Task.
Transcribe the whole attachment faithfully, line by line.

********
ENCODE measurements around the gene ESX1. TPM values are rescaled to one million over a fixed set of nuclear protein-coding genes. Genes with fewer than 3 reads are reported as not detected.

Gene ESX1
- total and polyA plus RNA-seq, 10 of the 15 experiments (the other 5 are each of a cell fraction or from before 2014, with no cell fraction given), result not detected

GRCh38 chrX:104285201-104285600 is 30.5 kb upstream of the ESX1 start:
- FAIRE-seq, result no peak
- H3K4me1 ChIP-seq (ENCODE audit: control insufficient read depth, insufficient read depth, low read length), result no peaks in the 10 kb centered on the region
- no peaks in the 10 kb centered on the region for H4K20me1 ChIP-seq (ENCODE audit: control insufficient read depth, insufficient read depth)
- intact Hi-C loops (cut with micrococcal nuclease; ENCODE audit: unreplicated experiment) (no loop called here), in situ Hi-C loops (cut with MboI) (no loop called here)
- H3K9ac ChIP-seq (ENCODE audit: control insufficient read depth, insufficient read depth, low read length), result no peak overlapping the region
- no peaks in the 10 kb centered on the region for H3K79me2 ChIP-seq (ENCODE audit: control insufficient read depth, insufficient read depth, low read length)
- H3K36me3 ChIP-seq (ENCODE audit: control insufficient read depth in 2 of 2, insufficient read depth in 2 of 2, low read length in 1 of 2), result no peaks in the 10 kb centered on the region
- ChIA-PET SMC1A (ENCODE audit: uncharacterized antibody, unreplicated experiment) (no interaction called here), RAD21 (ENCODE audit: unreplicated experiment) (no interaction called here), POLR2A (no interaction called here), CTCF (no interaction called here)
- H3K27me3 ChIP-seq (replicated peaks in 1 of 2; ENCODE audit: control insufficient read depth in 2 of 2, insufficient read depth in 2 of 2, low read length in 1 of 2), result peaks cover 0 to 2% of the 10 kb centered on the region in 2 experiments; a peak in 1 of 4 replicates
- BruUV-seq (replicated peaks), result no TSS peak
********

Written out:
ENCODE measurements around the gene ESX1. TPM values are rescaled to one million over a fixed set of nuclear protein-coding genes. Genes with fewer than 3 reads are reported as not detected.

Gene ESX1
- total and polyA plus RNA-seq, 10 of the 15 experiments (the other 5 are each of a cell fraction or from before 2014, with no cell fraction given), result not detected

GRCh38 chrX:104285201-104285600 is 30.5 kb upstream of the ESX1 start:
- FAIRE-seq, result no peak
- H3K4me1 ChIP-seq (ENCODE audit: control insufficient read depth, insufficient read depth, low read length), result no peaks in the 10 kb centered on the region
- no peaks in the 10 kb centered on the region for H4K20me1 ChIP-seq (ENCODE audit: control insufficient read depth, insufficient read depth)
- intact Hi-C loops (cut with micrococcal nuclease; ENCODE audit: unreplicated experiment) (no loop called here), in situ Hi-C loops (cut with MboI) (no loop called here)
- H3K9ac ChIP-seq (ENCODE audit: control insufficient read depth, insufficient read depth, low read length), result no peak overlapping the region
- no peaks in the 10 kb centered on the region for H3K79me2 ChIP-seq (ENCODE audit: control insufficient read depth, insufficient read depth, low read length)
- H3K36me3 ChIP-seq (ENCODE audit: control insufficient read depth in 2 of 2, insufficient read depth in 2 of 2, low read length in 1 of 2), result no peaks in the 10 kb centered on the region
- ChIA-PET SMC1A (ENCODE audit: uncharacterized antibody, unreplicated experiment) (no interaction called here), RAD21 (ENCODE audit: unreplicated experiment) (no interaction called here), POLR2A (no interaction called here), CTCF (no interaction called here)
- H3K27me3 ChIP-seq (replicated peaks in 1 of 2; ENCODE audit: control insufficient read depth in 2 of 2, insufficient read depth in 2 of 2, low read length in 1 of 2), result peaks cover 0 to 2% of the 10 kb centered on the region in 2 experiments; a peak in 1 of 4 replicates
- BruUV-seq (replicated peaks), result no TSS peak